For many children in recent years, severe peanut allergies have turned seemingly safe spaces like elementary school cafeterias, restaurants, and airplanes into mine fields. While allergies have always been around in some form, peanut allergy diagnoses have tripled since 1995, prompting scientists to race to study causes, treatments, and cures. In 2015, The New England Journal of Medicine published a study claiming early exposure to peanuts could reduce the risk of developing the allergy by 80 percent. And now, in a follow-up study of the same children, researchers have found even more evidence to support that theory.
According to BBC News, the new study, also published in The New England Journal of Medicine, found that of the 550 children in the study, those exposed to peanut snacks within the first eleven months of life have a reduced risk of developing peanut allergies—even if, at age five, they stop eating peanuts for an entire year. While the 2015 study tested the effects of early peanut consumption on the future development of allergies, the 2016 study specifically considered what happens when children stop consuming peanuts at age five.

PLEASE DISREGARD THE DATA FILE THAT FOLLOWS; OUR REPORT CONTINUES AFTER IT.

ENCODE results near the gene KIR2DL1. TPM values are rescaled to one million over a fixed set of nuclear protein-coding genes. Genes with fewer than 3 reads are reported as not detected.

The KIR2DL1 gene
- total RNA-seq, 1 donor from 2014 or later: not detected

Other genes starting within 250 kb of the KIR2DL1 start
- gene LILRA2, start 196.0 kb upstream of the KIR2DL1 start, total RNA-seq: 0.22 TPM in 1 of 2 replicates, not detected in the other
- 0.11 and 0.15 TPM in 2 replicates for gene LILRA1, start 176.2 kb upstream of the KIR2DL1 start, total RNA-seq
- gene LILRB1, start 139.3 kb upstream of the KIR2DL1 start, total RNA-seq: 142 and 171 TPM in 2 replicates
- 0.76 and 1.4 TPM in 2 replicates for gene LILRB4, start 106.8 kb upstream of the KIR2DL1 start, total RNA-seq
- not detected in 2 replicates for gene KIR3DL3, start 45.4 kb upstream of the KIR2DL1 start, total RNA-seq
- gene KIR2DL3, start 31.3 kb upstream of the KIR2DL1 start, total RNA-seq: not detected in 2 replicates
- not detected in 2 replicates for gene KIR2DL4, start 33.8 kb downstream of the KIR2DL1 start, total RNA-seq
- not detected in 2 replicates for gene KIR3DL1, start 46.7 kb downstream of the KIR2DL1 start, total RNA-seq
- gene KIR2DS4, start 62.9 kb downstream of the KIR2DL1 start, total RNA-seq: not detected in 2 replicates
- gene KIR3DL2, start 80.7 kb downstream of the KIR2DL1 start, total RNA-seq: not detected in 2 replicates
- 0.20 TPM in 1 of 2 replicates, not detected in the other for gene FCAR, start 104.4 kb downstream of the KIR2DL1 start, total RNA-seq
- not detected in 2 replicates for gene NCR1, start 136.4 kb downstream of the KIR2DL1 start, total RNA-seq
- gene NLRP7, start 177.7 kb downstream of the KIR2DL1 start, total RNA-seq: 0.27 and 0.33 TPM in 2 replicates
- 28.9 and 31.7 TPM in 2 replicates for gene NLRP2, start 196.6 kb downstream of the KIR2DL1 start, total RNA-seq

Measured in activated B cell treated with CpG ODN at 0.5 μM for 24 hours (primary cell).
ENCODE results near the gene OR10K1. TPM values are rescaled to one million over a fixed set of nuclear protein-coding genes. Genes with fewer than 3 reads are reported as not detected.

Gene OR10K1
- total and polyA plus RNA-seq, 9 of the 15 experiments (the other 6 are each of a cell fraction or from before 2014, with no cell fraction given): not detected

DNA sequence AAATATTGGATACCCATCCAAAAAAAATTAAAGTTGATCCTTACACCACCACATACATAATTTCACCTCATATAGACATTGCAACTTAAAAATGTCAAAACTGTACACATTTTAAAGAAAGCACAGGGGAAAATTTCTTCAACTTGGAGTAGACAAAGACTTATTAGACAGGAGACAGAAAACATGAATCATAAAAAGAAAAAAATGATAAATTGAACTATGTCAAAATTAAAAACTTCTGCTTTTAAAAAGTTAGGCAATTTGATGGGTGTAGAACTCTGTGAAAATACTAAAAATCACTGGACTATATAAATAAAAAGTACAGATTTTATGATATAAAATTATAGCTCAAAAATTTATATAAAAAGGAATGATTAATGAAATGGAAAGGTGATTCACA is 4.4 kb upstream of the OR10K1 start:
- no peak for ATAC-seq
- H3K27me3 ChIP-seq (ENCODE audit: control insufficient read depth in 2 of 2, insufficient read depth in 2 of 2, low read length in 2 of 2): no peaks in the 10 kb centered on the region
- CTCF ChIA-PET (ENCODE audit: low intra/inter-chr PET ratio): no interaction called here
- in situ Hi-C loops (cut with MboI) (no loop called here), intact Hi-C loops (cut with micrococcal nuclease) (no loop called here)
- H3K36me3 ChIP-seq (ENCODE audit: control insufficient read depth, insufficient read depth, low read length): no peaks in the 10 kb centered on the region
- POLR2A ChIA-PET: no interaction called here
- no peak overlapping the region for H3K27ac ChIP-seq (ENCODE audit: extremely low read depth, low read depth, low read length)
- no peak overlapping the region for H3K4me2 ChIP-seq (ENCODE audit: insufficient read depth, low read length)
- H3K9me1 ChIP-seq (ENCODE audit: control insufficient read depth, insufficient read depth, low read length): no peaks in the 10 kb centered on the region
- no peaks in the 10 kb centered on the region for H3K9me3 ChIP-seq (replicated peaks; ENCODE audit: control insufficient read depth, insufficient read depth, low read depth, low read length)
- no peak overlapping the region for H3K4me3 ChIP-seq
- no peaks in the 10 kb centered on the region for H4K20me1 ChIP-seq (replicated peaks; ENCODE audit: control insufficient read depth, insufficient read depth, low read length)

Together, the studies indicate that peanut allergies can be curbed, in most cases, early in life. Moreover, researchers found that the rate of peanut allergy among the children at age 6 was almost four times higher among the participants in the peanut-avoidance group than among those in the peanut-consumption group (18.6 percent versus 4.8 percent).
These results have significant implications for future generations of children. "I believe that this fear of food allergy has become a self-fulfilling prophecy, because the food is excluded from the diet and, as a result, the child fails to develop tolerance," Researcher Gideon Lack told BBC News. “[The research] clearly demonstrates that the majority of infants did in fact remain protected and that the protection was long-lasting."
[h/t BBC News]